Family Retreat Ideas

by Elizabeth Smith

For many families with hectic schedules and different activities, it can be difficult to spend time as a family. To get your family together as a group, plan a family retreat. With designated time away from the rest of the world, you will have a chance to reconnect and bond to keep you close.

Leave Electronics Behind

During everyday life, it is too easy to get distracted by Facebook, email, and texting. When you are on a retreat, ask all of your family members to leave their cell phones, music players, and computers behind. In doing so, you will be able to be together without being tied to the rest of the world. To avoid temptation to rush back to your gadgets at the end of the day, don't even take them with you; have one parent keep a cell phone for emergencies.

Activity Focus

To give your retreat a focus and to take the pressure off of communication, plan an activity you can all do together: go camping, fishing, hiking, or learn a new sport like snowboarding. Choose something where everyone is a beginner or has equal ability so no one feels left behind. Alternately, a retreat can be a good way to introduce a younger family member to something the rest of the family enjoys to bring them into the tradition.

Create Traditions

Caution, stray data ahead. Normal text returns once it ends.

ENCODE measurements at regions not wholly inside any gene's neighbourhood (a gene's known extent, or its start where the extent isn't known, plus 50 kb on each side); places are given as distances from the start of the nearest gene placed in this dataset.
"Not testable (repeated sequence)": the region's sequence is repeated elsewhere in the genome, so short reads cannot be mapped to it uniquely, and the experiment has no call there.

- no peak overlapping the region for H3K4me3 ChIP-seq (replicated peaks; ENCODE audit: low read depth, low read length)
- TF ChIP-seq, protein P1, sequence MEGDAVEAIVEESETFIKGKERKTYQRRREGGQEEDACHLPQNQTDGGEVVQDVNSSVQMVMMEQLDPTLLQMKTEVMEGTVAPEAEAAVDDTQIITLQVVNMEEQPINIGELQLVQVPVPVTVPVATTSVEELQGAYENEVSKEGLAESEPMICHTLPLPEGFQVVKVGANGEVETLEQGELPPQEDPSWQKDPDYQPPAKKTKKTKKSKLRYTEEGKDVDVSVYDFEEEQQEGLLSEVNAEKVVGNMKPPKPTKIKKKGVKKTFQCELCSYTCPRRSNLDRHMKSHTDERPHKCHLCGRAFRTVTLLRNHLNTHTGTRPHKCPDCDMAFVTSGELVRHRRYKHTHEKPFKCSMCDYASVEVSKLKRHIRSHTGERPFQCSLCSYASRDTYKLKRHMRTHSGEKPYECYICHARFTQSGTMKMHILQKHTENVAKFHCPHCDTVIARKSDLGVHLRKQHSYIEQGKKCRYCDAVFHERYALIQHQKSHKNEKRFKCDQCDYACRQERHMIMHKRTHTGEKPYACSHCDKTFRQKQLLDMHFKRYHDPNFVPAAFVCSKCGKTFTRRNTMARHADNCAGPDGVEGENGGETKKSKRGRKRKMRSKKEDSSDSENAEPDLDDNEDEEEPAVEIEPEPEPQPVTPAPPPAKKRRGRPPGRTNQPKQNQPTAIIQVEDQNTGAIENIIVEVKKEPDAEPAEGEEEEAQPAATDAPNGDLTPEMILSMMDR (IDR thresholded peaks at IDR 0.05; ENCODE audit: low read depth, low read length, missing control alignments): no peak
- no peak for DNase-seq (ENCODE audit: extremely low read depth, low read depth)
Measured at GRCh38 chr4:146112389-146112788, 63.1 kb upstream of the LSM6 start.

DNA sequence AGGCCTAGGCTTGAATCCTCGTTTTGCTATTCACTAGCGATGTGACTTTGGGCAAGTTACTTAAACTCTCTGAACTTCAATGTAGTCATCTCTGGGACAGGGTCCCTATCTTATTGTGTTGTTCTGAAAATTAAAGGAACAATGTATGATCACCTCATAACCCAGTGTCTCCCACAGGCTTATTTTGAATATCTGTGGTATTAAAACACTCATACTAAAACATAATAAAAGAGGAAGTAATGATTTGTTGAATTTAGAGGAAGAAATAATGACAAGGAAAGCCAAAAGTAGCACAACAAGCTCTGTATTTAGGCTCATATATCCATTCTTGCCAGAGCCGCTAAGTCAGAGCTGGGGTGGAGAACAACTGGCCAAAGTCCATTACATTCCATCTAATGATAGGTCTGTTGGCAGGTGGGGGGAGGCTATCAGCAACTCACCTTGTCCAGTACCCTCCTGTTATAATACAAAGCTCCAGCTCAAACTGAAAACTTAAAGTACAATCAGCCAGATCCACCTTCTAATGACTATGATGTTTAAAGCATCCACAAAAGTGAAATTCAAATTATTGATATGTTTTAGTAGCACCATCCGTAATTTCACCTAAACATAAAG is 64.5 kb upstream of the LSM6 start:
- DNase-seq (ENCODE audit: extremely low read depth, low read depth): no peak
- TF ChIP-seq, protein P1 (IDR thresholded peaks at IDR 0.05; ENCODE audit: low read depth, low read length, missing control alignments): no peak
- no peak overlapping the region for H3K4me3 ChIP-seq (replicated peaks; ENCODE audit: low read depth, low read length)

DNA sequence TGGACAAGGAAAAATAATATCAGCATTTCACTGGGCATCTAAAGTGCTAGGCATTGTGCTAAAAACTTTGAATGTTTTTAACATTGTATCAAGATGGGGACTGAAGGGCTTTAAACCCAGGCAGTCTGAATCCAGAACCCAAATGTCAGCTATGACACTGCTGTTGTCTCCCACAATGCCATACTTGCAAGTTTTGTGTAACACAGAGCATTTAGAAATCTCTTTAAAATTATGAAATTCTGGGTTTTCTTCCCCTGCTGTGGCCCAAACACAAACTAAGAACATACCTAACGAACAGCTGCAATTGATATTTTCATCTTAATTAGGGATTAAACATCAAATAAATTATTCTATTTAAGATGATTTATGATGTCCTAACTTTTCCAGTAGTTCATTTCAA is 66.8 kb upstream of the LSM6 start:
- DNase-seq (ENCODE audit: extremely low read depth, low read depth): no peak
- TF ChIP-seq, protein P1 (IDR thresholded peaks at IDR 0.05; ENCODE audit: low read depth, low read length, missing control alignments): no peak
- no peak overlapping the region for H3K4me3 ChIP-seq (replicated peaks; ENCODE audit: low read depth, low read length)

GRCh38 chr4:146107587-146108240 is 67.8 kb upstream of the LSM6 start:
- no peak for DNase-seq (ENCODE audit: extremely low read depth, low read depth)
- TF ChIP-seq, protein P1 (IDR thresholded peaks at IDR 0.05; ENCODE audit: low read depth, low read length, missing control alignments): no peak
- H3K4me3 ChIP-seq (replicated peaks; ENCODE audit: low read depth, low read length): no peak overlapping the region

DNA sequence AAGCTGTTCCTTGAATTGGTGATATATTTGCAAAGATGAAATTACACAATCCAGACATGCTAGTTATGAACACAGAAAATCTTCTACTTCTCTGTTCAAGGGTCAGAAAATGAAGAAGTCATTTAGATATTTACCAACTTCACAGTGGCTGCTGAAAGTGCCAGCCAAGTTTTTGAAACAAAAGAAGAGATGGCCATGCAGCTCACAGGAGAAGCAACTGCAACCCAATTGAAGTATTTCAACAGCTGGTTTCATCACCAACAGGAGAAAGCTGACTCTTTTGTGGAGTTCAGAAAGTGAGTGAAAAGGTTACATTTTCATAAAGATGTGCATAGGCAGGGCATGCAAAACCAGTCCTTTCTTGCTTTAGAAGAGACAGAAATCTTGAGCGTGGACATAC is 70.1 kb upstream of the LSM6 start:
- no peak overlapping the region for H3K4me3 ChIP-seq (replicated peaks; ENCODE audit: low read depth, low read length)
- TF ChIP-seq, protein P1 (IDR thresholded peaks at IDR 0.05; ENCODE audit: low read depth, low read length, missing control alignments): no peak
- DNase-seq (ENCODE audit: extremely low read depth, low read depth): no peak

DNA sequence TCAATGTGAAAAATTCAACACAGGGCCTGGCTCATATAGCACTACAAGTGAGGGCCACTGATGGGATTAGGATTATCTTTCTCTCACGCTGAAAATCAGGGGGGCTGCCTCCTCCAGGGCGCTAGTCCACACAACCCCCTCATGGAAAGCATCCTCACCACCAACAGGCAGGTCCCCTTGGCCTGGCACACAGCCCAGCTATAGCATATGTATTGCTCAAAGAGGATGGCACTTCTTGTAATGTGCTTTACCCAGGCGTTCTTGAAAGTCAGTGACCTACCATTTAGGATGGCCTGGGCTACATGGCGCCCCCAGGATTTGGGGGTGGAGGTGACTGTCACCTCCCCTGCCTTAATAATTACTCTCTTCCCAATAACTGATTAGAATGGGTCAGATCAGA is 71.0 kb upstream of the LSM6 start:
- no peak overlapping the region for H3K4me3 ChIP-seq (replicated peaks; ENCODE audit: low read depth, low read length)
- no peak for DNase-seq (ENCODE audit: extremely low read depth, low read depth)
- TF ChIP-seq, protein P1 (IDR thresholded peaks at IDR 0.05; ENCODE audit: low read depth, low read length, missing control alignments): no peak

Traditions are a way to keep your family connected and to mark special occasions. On a family retreat, start a tradition that you can observe at various times each year. You might all write little notes saying what you appreciate about each other, pray together if you are spiritual, or focus on doing something together, like baking a special dessert. Your tradition should be something everyone can do together comfortably. In the future, you can repeat the tradition and remember the retreat where it started.

Change of Scenery

It can be difficult to get your family centered on a family retreat, particularly when they are surrounded by familiar settings and distractions. To make the retreat a chance to really be together, choose a different location. Rent a cabin in the woods, go camping at a favorite spot, or simply head to a hotel in a nearby city. Choose a location that does not have many things that will keep your family from communicating: television, for example, can be a way to zone out but does not promote talking and active pursuits.

About the Author

Elizabeth Smith has been a scientific and engineering writer since 2004. Her work has appeared in numerous journals, newspapers and corporate publications. A frequent traveler, she also has penned articles as a travel writer. Smith has a Bachelor of Arts in communications and writing from Michigan State University.

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